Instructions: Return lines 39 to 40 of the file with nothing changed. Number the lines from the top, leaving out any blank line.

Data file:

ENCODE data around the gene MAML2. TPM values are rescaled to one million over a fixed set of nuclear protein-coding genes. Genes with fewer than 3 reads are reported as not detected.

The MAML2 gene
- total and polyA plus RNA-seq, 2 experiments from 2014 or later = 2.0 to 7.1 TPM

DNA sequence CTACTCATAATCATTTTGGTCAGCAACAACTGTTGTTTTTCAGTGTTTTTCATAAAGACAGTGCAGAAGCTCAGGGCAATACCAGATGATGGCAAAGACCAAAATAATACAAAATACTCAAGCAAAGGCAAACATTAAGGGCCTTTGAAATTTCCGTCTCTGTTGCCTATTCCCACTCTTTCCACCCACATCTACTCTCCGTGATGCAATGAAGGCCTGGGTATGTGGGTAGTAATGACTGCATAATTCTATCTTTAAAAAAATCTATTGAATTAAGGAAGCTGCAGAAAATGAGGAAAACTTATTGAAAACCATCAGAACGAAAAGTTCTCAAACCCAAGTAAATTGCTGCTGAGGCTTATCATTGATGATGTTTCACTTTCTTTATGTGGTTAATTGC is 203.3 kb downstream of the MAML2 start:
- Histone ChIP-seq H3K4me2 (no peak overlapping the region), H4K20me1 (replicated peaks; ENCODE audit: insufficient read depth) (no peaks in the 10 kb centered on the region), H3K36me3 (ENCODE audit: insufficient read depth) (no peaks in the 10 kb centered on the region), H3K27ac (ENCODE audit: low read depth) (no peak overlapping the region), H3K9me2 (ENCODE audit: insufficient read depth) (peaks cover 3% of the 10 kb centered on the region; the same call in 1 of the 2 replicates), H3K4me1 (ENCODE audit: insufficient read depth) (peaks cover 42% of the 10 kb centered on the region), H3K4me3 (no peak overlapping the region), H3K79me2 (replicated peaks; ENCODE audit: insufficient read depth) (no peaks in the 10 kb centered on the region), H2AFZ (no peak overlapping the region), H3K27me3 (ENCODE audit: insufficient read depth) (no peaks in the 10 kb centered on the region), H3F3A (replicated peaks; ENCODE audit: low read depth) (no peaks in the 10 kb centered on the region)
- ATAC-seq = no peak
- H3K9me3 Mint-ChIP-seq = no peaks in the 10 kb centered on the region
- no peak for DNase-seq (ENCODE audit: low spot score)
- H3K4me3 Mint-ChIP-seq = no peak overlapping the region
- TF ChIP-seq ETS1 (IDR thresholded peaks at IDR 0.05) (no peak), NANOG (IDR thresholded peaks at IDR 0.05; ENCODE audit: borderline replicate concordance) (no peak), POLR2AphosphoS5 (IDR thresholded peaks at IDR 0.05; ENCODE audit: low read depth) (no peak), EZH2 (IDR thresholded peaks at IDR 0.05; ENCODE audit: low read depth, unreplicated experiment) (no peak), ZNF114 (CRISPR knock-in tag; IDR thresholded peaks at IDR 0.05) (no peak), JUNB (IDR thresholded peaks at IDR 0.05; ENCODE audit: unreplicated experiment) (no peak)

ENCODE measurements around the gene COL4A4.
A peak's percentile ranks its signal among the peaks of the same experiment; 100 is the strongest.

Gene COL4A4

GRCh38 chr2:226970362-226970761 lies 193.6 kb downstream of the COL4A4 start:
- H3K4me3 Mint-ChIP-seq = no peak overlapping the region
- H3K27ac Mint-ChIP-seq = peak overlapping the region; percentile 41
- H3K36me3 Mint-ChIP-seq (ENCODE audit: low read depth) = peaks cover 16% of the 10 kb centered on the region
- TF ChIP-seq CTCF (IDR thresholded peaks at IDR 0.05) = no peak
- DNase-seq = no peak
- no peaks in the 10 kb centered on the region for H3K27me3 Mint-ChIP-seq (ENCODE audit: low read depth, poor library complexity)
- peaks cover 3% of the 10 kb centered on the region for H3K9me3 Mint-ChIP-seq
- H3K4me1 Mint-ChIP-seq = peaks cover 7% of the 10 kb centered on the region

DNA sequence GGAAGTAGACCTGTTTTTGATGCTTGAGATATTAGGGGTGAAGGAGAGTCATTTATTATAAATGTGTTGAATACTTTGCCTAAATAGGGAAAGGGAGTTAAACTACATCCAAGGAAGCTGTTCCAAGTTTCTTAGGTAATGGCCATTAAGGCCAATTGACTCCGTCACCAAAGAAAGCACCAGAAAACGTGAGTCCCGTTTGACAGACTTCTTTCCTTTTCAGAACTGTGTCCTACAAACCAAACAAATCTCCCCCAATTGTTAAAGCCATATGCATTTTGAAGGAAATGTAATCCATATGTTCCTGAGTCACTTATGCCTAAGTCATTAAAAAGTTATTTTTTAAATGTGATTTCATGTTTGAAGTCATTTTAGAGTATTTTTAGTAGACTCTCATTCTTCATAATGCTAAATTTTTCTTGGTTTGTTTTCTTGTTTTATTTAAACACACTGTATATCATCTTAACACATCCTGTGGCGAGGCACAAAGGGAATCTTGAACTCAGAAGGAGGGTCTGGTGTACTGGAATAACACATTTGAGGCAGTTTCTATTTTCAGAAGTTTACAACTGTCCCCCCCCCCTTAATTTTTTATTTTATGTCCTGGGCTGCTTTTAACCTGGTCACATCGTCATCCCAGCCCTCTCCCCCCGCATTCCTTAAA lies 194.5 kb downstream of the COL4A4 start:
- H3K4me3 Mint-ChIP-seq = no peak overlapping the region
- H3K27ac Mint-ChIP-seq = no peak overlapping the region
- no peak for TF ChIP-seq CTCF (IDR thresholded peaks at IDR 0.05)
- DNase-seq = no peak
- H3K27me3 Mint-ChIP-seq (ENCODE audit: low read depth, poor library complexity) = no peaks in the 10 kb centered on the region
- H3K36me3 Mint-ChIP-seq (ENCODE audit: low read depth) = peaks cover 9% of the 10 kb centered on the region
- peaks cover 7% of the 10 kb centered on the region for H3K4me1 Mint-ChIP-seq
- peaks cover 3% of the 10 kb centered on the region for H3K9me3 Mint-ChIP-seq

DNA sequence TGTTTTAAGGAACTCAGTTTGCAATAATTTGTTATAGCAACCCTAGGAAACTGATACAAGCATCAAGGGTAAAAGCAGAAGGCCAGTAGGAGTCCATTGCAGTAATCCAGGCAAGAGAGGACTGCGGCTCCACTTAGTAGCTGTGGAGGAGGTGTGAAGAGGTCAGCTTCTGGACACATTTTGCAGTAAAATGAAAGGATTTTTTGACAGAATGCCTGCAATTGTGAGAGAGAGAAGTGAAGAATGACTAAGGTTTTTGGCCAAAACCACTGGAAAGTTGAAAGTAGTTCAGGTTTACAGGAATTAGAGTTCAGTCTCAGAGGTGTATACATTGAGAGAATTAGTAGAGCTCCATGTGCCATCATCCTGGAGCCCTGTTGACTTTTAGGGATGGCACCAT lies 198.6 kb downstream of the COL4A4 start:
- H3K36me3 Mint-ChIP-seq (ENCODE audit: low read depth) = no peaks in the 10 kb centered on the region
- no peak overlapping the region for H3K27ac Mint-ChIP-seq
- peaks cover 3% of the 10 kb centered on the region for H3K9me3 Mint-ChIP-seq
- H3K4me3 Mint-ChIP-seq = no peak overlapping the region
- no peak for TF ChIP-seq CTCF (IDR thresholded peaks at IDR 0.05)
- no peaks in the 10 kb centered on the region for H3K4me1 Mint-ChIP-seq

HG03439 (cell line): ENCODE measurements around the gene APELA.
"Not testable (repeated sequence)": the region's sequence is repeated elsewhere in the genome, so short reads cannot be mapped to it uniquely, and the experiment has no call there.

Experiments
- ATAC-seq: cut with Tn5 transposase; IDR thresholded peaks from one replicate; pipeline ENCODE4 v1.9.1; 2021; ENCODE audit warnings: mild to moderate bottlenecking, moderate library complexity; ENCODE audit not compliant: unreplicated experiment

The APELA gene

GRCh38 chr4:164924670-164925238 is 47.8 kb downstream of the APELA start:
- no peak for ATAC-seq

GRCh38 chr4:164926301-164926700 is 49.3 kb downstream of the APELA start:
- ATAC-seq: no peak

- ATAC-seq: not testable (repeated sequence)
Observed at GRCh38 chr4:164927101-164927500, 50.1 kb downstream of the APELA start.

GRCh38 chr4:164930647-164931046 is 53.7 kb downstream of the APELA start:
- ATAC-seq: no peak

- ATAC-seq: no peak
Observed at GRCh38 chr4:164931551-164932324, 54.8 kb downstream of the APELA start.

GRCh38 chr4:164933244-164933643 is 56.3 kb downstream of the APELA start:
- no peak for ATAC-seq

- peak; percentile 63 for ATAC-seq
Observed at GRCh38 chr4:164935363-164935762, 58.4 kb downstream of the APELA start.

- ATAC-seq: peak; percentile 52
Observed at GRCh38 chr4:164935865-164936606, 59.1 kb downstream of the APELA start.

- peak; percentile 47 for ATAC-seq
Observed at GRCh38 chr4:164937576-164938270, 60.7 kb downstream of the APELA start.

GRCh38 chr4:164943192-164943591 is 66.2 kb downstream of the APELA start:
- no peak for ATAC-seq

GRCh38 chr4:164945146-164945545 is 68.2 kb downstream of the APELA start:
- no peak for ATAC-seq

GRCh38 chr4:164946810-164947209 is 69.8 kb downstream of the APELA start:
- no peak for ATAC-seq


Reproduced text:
HG03439 (cell line): ENCODE measurements around the gene APELA.
"Not testable (repeated sequence)": the region's sequence is repeated elsewhere in the genome, so short reads cannot be mapped to it uniquely, and the experiment has no call there.